I Love You More Than My Dog: Five Decisions That Drive Extreme Customer Loyalty in Good Times and Bad
Only an elite few businesses have these true advocates and no one knows how to create them better than Jeanne Bliss, who has served as the senior customer executive at five major corporations. Her new book, I Love You More Than My Dog: Five Decisions That Drive Extreme Customer Loyalty in Good Times and Bad (Portfolio, Hardcover, October 15, 2009) is a primer for companies ready to do more than pay lip service to customer service but truly transform themselves to serve those who buy.
From Trader Joe’s to Harley Davidson, Zappos to Zane’s Cycles (which sells more than $13 million worth of bikes from a single store) Bliss’s advice is laced examples from real life companies which enjoy almost cult-like status among their customers.
According to Bliss, beloved companies share a set of five active and purposeful decisions which inform and motivate their conduct. When followed, these decisions take companies on a journey that creates a seismic shift from mere business to beloved company. They are:
Decide to Believe
Beloved companies suspend cynicism by choosing to believe their employees and believe their customers. They are freed from extra rules, polices and layers of bureaucracy that create a barrier between them and their customers.
Decide with Clarity of Purpose
Beloved companies take the time to be clear about their unique promise for their customer’s lives. They make decisions to align to this purpose and this promise. This guides choices and unites the organization. It elevates people from just doing tasks to delivering experiences that customers will want to repeat and relate to others.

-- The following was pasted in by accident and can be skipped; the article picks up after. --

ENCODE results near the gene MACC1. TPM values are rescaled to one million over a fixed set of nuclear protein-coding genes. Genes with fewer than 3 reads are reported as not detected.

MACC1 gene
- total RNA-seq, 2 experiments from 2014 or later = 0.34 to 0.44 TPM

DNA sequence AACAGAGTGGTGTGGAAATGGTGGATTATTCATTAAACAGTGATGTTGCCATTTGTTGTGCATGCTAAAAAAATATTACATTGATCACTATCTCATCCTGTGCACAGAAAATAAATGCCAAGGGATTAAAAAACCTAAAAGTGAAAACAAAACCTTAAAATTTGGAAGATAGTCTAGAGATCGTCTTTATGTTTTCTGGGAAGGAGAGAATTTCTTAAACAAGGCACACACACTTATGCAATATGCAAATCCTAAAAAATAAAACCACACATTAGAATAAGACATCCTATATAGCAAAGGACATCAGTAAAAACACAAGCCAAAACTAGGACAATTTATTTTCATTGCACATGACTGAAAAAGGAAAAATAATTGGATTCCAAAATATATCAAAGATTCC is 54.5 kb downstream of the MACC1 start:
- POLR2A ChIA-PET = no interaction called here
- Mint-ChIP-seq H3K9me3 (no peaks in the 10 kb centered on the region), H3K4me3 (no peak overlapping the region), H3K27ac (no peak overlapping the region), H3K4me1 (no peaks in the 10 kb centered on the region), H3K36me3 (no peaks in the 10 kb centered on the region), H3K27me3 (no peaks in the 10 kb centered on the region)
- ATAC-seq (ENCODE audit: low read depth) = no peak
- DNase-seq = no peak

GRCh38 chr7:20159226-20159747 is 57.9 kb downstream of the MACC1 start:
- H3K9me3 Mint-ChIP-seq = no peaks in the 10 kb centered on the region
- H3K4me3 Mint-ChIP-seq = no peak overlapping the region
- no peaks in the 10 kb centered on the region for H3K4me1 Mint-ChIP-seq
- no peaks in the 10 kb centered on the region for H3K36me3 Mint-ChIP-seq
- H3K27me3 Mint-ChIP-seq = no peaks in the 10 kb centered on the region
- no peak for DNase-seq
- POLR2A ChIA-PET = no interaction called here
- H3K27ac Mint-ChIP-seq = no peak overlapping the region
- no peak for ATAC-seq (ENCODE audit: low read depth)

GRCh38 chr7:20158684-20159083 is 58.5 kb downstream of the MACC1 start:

Decide to be Real
Beloved companies break down barriers between customer and company, creating a relationship between people and revel in one another’s foibles, quirks and spirit. It draws them to other another. They create a safe place where personality and creativity shows and are believed by customers who are attracted to their personality.
Decide to Be There
Beloved companies devote more resources and more plain old work to be there for their customers. They’re in it every day to earn the right to a continued relationship with their customers and the first decision they make is to be there when the customer needs them, on the customer’s terms.
Decide to Say Sorry
Grace and wisdom guide beloved companies to accept accountability when the chips are down, when things don’t go the way they planned. How a company reacts to mistakes reflects the humanity of the organization and show its true colors more than almost any situation that might arrive. It is the intent and motivation guide a decision’s final outcome that sets people--and companies--apart.
"The common denominator," writes Bliss, "is that these beloved companies consistently find a way to weave their humanity with business in the way they make decisions. They never lose sight of the people who have impacted them. They remember that customers admire them not for how they were treated, but how they were handled. They make decisions that create a lasting bond."
The bad news, says Bliss, is that there’s no shortcut; the world’s biggest marketing budget can’t make people love you. But the good news is that a company can become beloved--if you commit to the five essential decisions about how to run your business. These five decisions will inspire customers to begin to tell your story for you, forming an army of cheerleaders who in essence do your promoting for you.
Southwest Airlines’ Colleen Barrett says, "I believe in this book!" in the foreword. Zappos CEO Tony Hsieh writes in the afterword, "Purposeful decisions, informed by how customers live their lives and how your business improves their lives, can change the course of your business. That’s the journey Jeanne has so powerfully led us through in this important book."
Readers who take Bliss’s message and strategies to heart really will start to hear comments like, "I’d marry you if I could," and "I love you more than my dog!"
Jeanne Bliss learned firsthand about the customer bond while working as a customer service pioneer at Lands’ End under founder Gary Comer. She went on to hold the chief customer position at Allstate, Coldwell Banker, Microsoft and Mazda. Today her firm, CustomerBLISS, consults with companies around the world, teaching and guiding them to honor both the people who work for them and those who buy from them every day. Her first book, Chief Customer Officer (Jossey-Bass, 2006) was based on 25 years of reporting to the CEOs of five major corporations. http://customerbliss.com.